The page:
The paper in Nature Communications is here: http://go.nature.com/2mWQeng
The medieval Breton seaside village of Roscoff, on the west coast of France, sits along the English Channel and is protected by the nearby Isle de Batz. Roscoff has a large tidal range and rich marine life, fishing and seaweed harvesting are historical industries that continue to thrive. It was here, almost 150 years ago, that the marine biological research institute ‘La Station Biologique de Roscoff’ (the SBR) was established.
In the springtime of 1989 Philippe Potin went scuba diving behind Roscoff’s St Barbe Chapel, which overlooks the town’s central harbor (see cover photo), there he harvested the red seaweed Delesseria sanguinea. Later, at the SBR, he isolated our marine model bacterium Zobellia galactanivorans DsijT from the surface of Delesseria.
The genome sequence of Zobellia revealed over 50 putative PULs (Polysaccharide Utilization Loci), adjacent genes dedicated to the utilization of specific polysaccharides. One of these PULs contains 15 genes, three of these genes encoding carbohydrate-sulfatases and four genes encoding glycoside hydrolase (GH) enzymes. In 2013, as a post-doctoral fellow at the SBR, I began by exploring the structure and function of the GH129-like enzyme encoded within this PUL.
The only characterized GH129 enzyme was from a gut bacterium, cleaving the sugar N-acetylgalactosamine from mucosal proteins. Neither mucosal-like proteins, nor N-acetylgalactosamine are known components of seaweeds. The closest related analogs we could identify were the arabinogalactan-like proteins (AGPs) recently characterized in the cell wall of brown seaweed. We initially hypothesized that the GH129-like was specific for the cleavage of alpha-linked D-galactose from an AGP. In order to test this hypothesis our Australian collaborator Keith Stubbs synthesized several artificial galactosyl-amino acid substrates; however, GH129-like did not demonstrate activity, leading us to refine our overall hypothesis.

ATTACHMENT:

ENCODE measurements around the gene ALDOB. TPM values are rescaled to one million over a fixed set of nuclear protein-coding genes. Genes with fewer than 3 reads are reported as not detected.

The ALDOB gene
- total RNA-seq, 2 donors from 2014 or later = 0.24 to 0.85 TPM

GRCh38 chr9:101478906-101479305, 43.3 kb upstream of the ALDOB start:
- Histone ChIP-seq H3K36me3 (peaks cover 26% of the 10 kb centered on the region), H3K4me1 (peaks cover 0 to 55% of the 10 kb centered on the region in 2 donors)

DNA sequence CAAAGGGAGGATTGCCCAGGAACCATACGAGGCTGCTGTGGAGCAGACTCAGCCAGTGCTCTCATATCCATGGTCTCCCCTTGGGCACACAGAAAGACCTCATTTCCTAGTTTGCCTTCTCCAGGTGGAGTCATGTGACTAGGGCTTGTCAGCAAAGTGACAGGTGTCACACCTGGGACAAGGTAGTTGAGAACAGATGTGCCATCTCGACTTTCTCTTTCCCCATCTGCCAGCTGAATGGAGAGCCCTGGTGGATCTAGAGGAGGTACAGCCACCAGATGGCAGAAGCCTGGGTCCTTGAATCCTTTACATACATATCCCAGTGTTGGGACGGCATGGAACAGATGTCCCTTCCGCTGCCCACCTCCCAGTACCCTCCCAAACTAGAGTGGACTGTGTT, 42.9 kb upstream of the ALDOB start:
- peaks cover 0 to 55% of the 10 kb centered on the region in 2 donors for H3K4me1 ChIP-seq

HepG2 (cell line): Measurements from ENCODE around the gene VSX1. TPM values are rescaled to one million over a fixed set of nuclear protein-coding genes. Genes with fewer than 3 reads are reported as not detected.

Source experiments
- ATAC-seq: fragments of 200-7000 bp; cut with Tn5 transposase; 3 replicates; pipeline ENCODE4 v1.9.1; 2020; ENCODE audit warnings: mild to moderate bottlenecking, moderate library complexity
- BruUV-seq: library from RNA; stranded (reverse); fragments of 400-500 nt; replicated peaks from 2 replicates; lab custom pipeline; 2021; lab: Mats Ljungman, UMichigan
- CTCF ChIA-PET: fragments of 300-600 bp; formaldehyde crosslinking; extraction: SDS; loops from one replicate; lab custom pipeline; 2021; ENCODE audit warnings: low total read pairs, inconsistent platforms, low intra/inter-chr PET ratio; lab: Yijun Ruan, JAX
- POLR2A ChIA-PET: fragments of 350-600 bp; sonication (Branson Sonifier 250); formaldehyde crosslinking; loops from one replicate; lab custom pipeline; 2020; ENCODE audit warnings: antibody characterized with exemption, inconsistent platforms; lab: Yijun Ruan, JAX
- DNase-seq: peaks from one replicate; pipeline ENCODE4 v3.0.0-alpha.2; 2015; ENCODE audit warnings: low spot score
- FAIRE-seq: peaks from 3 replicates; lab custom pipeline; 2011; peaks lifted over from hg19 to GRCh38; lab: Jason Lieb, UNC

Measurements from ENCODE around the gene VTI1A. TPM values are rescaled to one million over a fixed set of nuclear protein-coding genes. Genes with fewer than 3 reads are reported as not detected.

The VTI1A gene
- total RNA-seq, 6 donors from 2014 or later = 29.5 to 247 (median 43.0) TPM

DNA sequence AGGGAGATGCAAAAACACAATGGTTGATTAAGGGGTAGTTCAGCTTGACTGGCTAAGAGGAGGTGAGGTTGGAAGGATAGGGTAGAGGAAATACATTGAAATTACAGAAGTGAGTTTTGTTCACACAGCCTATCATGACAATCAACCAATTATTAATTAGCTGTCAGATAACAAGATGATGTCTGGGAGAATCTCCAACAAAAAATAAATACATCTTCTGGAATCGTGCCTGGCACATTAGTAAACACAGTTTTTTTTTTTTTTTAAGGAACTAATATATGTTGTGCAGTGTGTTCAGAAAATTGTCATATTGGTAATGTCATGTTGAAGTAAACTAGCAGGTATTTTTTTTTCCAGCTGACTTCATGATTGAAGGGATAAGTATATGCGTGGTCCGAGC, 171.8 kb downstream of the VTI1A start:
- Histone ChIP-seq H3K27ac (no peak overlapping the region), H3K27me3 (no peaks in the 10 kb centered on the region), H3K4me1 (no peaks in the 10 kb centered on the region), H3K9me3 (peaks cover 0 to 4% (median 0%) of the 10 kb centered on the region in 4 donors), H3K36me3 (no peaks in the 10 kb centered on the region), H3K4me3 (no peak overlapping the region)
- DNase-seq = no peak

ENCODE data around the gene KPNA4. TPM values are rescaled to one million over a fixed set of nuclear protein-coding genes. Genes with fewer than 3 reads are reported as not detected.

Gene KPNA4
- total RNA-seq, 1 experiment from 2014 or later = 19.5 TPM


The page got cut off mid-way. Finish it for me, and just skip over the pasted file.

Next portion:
Zobellia was isolated from the surface of a red seaweed and the PUL encodes sulfatases, thus, our next hypothesis was that GH129-like is specific for a sulfated red seaweed cell wall sugar. I tested activity on several different sulfated red seaweed cell wall polysaccharides and oligosaccharides; GH129-like did not demonstrate activity on agarose or agaro-oligosaccharides, kappa-, lambda- or iota-carrageenan, or on kappa-, lambda- or iota-carrageenan oligosaccharides.
Based on the presence of sulfatase genes in the PUL our following hypothesis was that GH129-like requires a de-sulfated sugar substrate. As I had already tested agarose (already de-sulfated), I attempted a chemical desulfation procedure on carrageenan. This resulted in a mixed array of unknown sugar components on which GH129-like was not active (quite frankly a catastrophe). I was lamenting this disaster in a lab meeting when Diane Jouanneau asked me why I didn’t talk to Gaëlle (Correc) as she had worked on characterizing a naturally de-sulfated carrageenan called beta-carrageenan. Fortunately for us, Gaëlle managed to find a small stock of beta-carrageenan oligosaccharides dating from 2007 and the enzyme was active on this substrate!
GH129-like has a novel activity, it cleaves alpha-1,3-linked 3,6-anhydro-D-galactose, a unique bi-cyclic sugar found only in the cell walls of red seaweed, from carrageenan oligosaccharides. This result unlocked the PUL specificity and provided the basis for the collaborative effort, characterizing the complex carrageenan-PUL and carrageenan-regulon, that was to ensue.